Summit a first step toward global standards alignment

EDGEWATER, Md. – Over 70 participants representing 11 countries recently gathered in Annapolis, Md., to attend the first International Marine Standards Summit, the American Boat and Yacht Council, which hosted the summit, said in a statement yesterday.

The events, which was held in conjunction with the International Organization for Standardization Technical Committee 188 Plenary Session, included standards developers and industry representatives from Australia, Belgium, Canada, France, Italy, Japan, South Africa, Sweden, Switzerland, the United Kingdom and the United States.

They assembled to hear presentations from marine professionals and government representatives, and to discuss timely and important issues surrounding boating safety, co-recognition, marine standards harmonization and marine product imports/exports.

As a result of the summit, a cooperative atmosphere and tone was set for making progress toward globally harmonizing and co-recognizing marine standards, said ABYC. Committees formed to address practical steps needed to:

  • establish a single marine standards information source to more effectively communicate about global standards issues and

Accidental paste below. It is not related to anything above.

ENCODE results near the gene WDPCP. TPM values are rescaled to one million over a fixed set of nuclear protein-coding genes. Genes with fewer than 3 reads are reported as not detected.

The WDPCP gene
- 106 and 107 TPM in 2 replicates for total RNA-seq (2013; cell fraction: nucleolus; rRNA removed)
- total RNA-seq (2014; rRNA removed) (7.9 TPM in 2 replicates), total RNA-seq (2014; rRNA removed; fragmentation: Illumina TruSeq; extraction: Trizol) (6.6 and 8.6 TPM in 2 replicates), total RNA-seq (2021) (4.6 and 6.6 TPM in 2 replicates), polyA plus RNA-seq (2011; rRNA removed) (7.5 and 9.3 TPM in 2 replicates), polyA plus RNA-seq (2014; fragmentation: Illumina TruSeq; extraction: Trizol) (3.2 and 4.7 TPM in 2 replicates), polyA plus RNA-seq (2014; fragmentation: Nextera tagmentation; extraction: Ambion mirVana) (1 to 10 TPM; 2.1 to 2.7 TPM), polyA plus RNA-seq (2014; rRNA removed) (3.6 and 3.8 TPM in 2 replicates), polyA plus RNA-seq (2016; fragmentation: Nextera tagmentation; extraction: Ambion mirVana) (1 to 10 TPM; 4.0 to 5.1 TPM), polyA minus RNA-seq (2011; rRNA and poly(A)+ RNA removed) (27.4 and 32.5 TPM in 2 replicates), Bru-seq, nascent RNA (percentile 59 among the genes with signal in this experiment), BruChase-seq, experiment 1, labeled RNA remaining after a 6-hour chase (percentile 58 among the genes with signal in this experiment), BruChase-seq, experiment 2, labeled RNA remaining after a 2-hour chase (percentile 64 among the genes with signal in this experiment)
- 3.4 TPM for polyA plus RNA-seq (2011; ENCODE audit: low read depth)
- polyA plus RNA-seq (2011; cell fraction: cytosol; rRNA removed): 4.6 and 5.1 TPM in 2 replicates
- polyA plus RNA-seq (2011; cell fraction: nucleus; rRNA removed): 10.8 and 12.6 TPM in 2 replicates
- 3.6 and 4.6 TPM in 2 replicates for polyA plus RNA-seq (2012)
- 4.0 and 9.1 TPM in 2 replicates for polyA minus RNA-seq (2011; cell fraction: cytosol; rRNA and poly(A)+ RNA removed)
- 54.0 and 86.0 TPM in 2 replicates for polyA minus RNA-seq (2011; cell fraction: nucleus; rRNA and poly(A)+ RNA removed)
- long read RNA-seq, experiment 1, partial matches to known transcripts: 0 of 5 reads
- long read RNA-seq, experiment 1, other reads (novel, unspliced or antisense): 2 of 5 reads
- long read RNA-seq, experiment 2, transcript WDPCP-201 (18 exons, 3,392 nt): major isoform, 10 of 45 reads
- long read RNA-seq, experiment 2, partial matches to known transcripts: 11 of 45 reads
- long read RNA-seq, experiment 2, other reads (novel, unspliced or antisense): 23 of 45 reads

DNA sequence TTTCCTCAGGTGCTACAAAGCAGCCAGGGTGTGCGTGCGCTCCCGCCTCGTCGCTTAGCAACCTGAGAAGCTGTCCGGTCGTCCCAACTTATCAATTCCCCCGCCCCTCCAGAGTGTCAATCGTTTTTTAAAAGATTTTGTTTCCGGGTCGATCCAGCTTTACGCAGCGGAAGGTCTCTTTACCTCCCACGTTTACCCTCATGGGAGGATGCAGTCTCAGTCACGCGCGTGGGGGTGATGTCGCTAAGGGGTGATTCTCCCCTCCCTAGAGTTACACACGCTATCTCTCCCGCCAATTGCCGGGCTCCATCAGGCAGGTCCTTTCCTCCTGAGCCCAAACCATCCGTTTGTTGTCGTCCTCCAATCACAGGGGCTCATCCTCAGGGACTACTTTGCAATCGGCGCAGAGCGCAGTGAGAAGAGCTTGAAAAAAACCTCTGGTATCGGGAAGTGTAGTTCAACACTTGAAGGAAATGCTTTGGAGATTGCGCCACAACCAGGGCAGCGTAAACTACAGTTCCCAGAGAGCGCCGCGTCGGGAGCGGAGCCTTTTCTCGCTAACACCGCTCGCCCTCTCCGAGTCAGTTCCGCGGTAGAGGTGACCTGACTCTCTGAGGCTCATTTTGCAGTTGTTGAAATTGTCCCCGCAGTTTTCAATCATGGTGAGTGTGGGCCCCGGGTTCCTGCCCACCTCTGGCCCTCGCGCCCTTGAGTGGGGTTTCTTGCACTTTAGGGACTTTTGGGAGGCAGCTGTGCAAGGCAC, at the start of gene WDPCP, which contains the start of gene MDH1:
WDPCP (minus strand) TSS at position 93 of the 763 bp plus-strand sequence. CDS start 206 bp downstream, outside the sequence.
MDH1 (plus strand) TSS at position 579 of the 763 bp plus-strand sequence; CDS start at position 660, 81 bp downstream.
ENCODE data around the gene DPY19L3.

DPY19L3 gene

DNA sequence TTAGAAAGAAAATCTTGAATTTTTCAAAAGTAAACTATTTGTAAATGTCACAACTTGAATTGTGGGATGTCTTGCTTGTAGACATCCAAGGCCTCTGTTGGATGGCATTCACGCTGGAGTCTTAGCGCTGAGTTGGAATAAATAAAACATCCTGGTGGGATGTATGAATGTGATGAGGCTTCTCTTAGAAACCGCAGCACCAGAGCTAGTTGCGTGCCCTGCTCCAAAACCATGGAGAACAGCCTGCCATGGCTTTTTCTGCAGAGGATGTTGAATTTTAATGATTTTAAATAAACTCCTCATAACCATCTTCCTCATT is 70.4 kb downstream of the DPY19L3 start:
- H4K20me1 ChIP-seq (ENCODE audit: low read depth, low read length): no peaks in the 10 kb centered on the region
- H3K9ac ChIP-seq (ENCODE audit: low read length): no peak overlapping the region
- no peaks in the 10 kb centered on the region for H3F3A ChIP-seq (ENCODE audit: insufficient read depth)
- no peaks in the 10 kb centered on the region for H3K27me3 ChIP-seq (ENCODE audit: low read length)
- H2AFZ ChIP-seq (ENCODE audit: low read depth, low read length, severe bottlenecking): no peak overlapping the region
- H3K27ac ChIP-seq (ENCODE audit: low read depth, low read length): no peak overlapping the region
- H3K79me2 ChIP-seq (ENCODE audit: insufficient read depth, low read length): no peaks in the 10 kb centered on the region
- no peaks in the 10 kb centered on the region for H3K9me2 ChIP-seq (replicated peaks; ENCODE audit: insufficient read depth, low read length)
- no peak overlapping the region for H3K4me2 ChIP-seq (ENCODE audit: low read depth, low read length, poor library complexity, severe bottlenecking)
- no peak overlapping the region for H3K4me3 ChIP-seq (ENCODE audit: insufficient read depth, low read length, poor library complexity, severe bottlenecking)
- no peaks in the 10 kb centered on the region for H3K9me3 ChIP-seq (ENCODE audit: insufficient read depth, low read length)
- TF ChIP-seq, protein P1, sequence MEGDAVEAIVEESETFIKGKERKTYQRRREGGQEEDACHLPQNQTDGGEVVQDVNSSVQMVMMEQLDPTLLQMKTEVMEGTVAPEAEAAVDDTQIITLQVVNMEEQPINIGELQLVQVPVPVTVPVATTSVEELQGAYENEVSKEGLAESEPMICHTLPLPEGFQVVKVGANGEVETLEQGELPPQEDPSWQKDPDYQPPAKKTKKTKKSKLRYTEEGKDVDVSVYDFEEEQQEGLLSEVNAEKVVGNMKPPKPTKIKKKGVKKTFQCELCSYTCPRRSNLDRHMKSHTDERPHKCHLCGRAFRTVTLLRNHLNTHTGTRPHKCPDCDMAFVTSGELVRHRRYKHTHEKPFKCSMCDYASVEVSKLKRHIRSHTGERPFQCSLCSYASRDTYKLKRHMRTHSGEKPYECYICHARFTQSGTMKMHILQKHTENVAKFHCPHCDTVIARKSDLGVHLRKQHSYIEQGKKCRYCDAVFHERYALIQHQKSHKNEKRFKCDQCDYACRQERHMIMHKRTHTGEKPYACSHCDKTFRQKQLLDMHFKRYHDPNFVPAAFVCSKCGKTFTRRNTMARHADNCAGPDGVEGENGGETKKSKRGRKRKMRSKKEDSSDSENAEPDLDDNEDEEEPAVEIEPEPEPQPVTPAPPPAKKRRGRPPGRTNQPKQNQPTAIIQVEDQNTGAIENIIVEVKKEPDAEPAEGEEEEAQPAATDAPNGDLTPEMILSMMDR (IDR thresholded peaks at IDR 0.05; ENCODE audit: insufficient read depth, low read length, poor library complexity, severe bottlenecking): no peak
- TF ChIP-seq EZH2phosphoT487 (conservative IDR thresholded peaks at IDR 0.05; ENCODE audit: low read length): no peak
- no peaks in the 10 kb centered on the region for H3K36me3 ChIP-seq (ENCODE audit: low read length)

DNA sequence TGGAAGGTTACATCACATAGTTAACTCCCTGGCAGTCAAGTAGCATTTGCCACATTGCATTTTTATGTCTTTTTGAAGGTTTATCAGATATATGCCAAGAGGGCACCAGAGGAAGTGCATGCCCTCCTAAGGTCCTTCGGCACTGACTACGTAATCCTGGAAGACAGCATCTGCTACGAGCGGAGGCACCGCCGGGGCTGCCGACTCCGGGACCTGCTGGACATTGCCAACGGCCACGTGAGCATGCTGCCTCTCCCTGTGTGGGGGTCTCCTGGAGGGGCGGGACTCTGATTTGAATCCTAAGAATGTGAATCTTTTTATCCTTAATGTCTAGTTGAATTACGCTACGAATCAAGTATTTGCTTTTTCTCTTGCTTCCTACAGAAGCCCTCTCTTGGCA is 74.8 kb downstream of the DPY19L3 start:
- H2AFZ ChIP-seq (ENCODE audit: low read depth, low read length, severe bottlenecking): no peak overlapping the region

• conduct a Gap Analysis on two major standards areas: capacity and fuel. The Gap Analysis will focus on the 33 Code of Federal Regulations (CFR), ABYC standards and ISO standards and also incorporate relevant standards/requirements from other countries.
  • These committees will next meet face-to-face at the Marine Equipment Trade Show in Amsterdam in November 2006.

    “The summit allowed standards writers and users from around the world an opportunity to better understand the real world challenges each other are experiencing,” said Craig Scholten, director of product compliance for Genmar. “The need to develop ‘internationally recognized’ standards is necessary for component and boat builders competing in the global market place. The idea of being able to design, test and certify to a single source or recognized set of requirements would increase the level of consistent product compliance with a major savings in time and dollars.”

    “[The summit] could not be more timely,” said Tony Rice, International Council of Marine Industry Associations secretary general. “The interest shown in this event has been notable. I support achieving mutual recognition, or reciprocity and where possible harmonization if the demand and will power exists, and I am very willing to support a review of both the ISO and ABYC standards to tabulate their differences as the first step in this process.”

    • For more of the latest news, click here.

    Related Articles

    Leave a Reply

    Your email address will not be published. Required fields are marked *

    Back to top button